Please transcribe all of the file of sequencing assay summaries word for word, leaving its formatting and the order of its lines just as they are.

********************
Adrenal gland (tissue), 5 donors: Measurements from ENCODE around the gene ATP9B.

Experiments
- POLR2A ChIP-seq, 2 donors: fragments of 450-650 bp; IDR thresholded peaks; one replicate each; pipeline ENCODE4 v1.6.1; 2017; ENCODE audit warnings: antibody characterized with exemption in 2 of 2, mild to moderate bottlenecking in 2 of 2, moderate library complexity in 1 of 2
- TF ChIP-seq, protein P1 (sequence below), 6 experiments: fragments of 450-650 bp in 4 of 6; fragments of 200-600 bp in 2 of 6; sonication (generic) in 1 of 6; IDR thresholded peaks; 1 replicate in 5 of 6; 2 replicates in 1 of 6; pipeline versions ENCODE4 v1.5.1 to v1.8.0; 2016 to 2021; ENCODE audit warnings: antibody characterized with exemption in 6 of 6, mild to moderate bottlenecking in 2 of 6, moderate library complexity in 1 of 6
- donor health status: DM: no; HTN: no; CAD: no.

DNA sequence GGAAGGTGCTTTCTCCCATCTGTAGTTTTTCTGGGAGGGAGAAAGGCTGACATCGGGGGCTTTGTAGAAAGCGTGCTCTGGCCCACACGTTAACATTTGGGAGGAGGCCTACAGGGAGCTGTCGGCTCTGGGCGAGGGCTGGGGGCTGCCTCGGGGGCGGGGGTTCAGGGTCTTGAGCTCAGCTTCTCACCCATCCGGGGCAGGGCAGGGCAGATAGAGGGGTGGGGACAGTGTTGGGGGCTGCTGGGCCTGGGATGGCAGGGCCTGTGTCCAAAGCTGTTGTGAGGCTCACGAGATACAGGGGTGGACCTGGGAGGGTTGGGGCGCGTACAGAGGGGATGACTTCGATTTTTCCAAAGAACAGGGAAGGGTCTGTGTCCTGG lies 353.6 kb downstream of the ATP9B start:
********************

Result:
Adrenal gland (tissue), 5 donors: Measurements from ENCODE around the gene ATP9B.

Experiments
- POLR2A ChIP-seq, 2 donors: fragments of 450-650 bp; IDR thresholded peaks; one replicate each; pipeline ENCODE4 v1.6.1; 2017; ENCODE audit warnings: antibody characterized with exemption in 2 of 2, mild to moderate bottlenecking in 2 of 2, moderate library complexity in 1 of 2
- TF ChIP-seq, protein P1 (sequence below), 6 experiments: fragments of 450-650 bp in 4 of 6; fragments of 200-600 bp in 2 of 6; sonication (generic) in 1 of 6; IDR thresholded peaks; 1 replicate in 5 of 6; 2 replicates in 1 of 6; pipeline versions ENCODE4 v1.5.1 to v1.8.0; 2016 to 2021; ENCODE audit warnings: antibody characterized with exemption in 6 of 6, mild to moderate bottlenecking in 2 of 6, moderate library complexity in 1 of 6
- donor health status: DM: no; HTN: no; CAD: no.

DNA sequence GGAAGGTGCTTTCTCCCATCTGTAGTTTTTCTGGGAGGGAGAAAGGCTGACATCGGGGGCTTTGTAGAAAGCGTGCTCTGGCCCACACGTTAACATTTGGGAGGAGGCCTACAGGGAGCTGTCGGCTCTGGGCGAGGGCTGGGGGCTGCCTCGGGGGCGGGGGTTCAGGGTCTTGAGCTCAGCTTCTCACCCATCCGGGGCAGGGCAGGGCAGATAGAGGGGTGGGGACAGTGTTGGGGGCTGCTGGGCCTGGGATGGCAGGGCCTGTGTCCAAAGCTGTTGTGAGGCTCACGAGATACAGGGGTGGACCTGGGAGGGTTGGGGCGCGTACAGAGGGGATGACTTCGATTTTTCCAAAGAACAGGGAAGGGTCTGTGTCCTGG lies 353.6 kb downstream of the ATP9B start: